Whereas for interior applications, supplied-air respirators (SAR) are needed.

For a better understanding of respirator selection, read NIOSH Respirator Decision Logic (2004).

  • Skin Protection

Irrespective of interior or external application, workers should wear adequate skin protection equipment. Ideally, a disposable coverall is found to be an effective deterrent against spray and mist coming in contact with skin and clothing.

If there are chances of a splash, wear a suit made of an impermeable coating such as PVC.

  • Gloves

As said earlier, the chemicals that react to form SPF pose severe threats than the SPF itself. It is essential to wear a proper glove before you begin handling these chemicals. Generally, gloves that can offer protection from Side A is considered adequate to provide B-side protection.

Ideally, you should use a glove made of nitrile, neoprene, butyl, or PVC for adequate protection.

  • Eye protection

When working with SPF, it is essential that the workers protect their eyes from accidental splashing, sprays of reacting foam, aerosols, and airborne particulates. Contrary to popular belief, wearing a contact lens won't offer any protection for your eyes.

You should wear a safety goggle in combination with a face shield for adequate protection. OSHA also mandates to have an eyewash area within the work area's immediate reach in case of accidental exposure to corrosive chemicals.

Get My SPF Safety Equipment

How to choose the best PPE for an SPF job?

As with any protective equipment, the best PPE for an SPF job depends on the worksite condition. Before you buy a PPE, ask these questions.

  • Are you going to spray indoors or outdoors?
  • Whether there will be adequate ventilation? If there is ventilation, what are the relative humidity and ambient temperature at the workspace?
  • Potential for inhalation or splash exposure.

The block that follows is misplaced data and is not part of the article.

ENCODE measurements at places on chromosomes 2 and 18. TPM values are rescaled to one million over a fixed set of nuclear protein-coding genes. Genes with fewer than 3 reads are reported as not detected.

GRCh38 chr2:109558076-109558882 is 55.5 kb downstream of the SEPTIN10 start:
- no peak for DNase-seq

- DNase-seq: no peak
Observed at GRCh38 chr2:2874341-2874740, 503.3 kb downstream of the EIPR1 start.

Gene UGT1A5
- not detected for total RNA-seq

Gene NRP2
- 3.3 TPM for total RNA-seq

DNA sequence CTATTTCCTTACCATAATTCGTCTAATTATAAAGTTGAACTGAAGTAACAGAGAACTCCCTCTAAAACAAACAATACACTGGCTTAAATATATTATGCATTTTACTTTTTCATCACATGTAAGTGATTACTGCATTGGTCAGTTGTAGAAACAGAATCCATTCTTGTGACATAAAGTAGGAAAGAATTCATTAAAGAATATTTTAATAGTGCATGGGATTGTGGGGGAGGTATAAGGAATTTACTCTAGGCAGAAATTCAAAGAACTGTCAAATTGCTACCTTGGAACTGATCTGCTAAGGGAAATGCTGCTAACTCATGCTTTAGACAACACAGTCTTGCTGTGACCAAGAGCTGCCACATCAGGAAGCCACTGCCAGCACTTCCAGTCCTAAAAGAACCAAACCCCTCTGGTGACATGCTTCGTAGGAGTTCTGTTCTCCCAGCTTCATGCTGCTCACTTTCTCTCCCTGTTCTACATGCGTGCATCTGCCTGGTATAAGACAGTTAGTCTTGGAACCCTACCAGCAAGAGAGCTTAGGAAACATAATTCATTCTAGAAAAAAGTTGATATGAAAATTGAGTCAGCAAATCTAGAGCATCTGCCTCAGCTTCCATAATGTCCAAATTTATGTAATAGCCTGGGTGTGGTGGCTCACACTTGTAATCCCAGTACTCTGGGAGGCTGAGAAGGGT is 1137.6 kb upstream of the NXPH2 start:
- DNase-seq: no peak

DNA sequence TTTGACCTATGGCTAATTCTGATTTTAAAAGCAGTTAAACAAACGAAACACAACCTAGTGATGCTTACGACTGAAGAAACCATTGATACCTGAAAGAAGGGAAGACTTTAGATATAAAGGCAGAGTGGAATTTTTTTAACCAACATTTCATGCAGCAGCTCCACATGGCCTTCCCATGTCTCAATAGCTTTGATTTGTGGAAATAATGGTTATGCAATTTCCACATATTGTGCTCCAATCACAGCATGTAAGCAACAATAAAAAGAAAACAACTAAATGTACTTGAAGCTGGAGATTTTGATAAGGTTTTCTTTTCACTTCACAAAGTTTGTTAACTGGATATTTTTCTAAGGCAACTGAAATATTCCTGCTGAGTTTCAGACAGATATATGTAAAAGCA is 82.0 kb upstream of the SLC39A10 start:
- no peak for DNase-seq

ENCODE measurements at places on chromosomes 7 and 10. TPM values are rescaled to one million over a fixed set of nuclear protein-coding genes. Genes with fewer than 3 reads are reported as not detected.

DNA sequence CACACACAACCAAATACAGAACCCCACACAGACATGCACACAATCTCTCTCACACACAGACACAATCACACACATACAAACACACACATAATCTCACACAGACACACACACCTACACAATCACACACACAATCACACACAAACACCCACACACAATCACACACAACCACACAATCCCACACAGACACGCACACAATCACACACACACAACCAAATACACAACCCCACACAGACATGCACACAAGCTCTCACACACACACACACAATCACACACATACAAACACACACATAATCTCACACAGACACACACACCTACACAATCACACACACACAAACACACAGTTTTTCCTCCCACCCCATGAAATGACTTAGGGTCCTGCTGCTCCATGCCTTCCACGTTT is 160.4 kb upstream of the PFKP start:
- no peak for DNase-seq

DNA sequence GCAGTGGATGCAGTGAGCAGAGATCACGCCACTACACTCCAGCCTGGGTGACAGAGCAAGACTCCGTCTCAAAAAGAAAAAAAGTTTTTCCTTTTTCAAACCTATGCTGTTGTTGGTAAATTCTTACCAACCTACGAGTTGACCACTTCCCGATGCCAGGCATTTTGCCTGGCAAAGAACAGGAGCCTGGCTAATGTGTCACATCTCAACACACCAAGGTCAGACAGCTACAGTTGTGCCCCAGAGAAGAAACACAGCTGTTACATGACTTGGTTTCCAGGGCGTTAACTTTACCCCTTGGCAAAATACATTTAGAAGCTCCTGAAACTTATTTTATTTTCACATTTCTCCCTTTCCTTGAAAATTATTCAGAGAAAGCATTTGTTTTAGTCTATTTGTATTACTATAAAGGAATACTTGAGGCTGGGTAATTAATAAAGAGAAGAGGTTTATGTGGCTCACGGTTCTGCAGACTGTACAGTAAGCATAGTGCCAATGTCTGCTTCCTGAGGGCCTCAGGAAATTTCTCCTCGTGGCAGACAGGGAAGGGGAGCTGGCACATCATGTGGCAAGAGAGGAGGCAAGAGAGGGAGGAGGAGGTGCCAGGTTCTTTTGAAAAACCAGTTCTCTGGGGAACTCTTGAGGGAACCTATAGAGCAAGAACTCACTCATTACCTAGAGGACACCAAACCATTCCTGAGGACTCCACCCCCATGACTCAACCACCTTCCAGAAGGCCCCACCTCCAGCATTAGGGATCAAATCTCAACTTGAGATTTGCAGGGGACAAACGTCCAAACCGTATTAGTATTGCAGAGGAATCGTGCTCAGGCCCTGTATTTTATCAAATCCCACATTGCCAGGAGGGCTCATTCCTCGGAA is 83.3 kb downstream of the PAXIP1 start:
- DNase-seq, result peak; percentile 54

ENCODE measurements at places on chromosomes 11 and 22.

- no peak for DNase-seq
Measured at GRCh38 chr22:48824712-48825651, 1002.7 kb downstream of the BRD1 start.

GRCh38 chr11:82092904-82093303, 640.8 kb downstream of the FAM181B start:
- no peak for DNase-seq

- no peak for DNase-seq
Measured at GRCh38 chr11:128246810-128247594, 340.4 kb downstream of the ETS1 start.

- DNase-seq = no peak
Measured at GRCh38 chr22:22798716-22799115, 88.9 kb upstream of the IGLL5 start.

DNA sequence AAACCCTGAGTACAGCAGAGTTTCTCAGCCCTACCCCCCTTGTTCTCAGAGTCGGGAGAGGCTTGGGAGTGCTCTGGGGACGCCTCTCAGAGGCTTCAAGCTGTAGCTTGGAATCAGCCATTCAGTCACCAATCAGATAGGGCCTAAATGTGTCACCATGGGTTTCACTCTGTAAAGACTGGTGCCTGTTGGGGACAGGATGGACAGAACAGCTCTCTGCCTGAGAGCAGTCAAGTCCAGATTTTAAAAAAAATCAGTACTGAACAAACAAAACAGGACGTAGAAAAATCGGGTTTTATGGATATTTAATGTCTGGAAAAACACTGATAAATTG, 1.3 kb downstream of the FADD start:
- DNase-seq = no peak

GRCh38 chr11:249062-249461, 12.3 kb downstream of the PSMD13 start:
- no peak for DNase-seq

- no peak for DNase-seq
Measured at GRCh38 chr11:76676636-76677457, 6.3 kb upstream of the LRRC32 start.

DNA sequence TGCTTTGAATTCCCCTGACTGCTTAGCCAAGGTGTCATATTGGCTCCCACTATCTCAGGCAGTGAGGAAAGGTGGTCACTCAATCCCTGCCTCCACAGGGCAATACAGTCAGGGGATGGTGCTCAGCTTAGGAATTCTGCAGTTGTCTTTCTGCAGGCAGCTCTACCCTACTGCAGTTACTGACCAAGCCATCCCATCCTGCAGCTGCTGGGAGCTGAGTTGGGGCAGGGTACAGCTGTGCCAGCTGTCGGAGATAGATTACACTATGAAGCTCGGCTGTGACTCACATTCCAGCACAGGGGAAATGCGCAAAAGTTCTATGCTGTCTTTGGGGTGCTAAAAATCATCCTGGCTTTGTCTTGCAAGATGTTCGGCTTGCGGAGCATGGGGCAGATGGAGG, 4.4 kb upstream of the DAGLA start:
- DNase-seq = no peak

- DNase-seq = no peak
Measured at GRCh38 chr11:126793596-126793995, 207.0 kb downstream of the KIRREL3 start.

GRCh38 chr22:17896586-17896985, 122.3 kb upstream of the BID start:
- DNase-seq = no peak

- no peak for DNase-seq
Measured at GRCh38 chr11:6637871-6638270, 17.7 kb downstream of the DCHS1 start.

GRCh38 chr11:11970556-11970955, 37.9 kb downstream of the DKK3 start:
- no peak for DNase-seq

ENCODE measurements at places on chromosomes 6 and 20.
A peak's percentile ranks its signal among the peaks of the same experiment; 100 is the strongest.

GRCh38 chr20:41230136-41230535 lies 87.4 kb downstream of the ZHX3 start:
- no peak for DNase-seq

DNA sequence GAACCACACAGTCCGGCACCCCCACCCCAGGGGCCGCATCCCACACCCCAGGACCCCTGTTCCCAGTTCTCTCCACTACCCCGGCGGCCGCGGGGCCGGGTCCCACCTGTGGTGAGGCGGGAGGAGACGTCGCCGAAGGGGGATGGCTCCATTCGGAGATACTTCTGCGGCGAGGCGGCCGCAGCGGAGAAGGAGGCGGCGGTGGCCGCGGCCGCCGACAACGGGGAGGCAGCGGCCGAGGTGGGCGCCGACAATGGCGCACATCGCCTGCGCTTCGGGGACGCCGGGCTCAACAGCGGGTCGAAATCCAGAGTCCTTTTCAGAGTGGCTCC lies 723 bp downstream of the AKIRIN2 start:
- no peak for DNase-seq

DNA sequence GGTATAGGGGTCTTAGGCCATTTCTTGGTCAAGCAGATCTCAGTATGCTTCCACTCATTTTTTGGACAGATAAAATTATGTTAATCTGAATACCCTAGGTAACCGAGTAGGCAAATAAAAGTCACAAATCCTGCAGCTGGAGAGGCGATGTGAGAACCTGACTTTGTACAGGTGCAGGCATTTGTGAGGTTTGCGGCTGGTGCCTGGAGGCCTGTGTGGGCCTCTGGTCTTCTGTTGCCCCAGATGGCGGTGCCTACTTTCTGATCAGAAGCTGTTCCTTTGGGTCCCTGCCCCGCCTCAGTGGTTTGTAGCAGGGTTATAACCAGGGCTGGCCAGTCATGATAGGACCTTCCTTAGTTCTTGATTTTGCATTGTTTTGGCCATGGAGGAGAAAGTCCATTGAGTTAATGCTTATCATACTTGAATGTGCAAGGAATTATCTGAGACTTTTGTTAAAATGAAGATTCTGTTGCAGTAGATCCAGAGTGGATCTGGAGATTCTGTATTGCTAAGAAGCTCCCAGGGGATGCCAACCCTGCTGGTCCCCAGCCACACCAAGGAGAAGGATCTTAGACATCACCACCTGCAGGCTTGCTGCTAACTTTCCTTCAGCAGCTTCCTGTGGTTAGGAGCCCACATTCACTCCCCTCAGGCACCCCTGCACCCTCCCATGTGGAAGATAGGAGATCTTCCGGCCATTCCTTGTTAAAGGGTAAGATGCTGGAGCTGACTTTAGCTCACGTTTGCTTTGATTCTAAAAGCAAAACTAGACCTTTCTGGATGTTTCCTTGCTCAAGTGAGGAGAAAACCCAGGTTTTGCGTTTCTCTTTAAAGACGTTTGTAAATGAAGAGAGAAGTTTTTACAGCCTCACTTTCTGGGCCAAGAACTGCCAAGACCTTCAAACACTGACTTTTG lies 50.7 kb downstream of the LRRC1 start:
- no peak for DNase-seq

• Quality of chemicals and the required delivery method.

Find answers to these questions before you get a PPE for an SPF job.

Choosing the right respirator for protection

As said earlier, it is essential to wear a respirator while applying SPF. There are three types of available respirators in the market, and you can choose the one that best caters to your requirement.

  1. Air-Purifying Respirators (APR)
  • APRs are appropriate only for exterior applications of SPF and not for use in confined spaces.
  • Not suitable in spaces with less than 19.5% of oxygen.

  1. Powered Air-Purifying Respirators (PAPR)
  • PAPRs are respirators with a battery-operated blower that regularly supplies purified breathing air.
  • PAPRs are ideal for use in confined spaces, and it also offers full-face covering.

  1. Supplied Air Respirators (SAR)
  • SAR are respirators attached to an outside source of breathing air, and it offers the best protection from SPF exposure.
  • Ideal for both external use & within confined spaces.

For a better understanding of respirator selection, read NIOSH Respirator Decision Logic (2004).

Irrespective of the respiratory you use, make sure to keep an eye out for the respirator cartridge. No respirator cartridge should be used for more than a total of 8 hours. 


It doesn't matter how small the work is, and you must take adequate precautions against direct exposure to SPF.

Feel free to reach out if you have any queries regarding SPF safety equipment. You can also visit our website for the best SPF safety equipment.